Perfect recall and perfect oblivion are impossible

[Added May 1997]I have “experimented” for many years
with learning and recollecting long lists of words (around 1000 items).
What you discover with this exercise,that apart from the initial effort
to learn the list,once you know it by heart,you have to rehearse it
regularly to keep it in memory. In my case I found that I had to rehearse
every month, otherwise the list would start to lose its pieces.
The “damage” was proportional to the time passed without recollection:after
for example, one year, re-learning the list was a big job, although not like
the first time. Until now, I have found no way to ensure a perfect recall
of a list without periodic recollections. On the other end ,it is also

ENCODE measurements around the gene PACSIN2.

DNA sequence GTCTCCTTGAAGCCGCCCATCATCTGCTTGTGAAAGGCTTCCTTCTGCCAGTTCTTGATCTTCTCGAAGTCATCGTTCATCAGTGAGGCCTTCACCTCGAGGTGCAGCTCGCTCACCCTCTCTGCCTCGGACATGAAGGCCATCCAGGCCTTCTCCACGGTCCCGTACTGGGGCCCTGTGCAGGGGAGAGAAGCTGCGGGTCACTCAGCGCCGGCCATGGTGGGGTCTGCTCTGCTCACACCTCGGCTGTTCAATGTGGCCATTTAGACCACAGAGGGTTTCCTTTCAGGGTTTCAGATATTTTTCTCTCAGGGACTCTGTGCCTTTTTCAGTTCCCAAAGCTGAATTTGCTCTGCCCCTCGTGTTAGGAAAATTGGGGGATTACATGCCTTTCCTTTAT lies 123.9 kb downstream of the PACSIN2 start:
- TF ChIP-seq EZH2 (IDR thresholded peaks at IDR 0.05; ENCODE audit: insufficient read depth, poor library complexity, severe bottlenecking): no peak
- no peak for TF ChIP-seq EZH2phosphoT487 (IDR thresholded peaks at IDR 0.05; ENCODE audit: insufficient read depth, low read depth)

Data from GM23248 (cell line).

true that a list never goes really away. For example,around 20 years ago,
I learned by heart a list of 1000 movies titles but I didn’t rehearse it
any more, after the initial learning. Now , when I see the title of
a movie, I can easily remember that it was in the list.

Sometime it would be nice to have something like perfect oblivion.
Think about all those sad memories haunting you from the past. Unfortunately
this proves impossible because of the way our memory system works.
Not only are our memories scattered everywhere in the brain, but part of them are
outside the control of our consciousness. In fact our brain seems to have
two systems that work in parallel,each one with its memory:the unconscious
one is based on the inner brain and ensures a quick reaction to dangerous
situations. The other one is under our consciousness and will examine
later the situation. So if we see something looking like a snake on our way,
we first jump to avoid it and then we look more carefully to discover that
it is only a stick. It is possible that the memories used by the inner
brain are impossible to erase.

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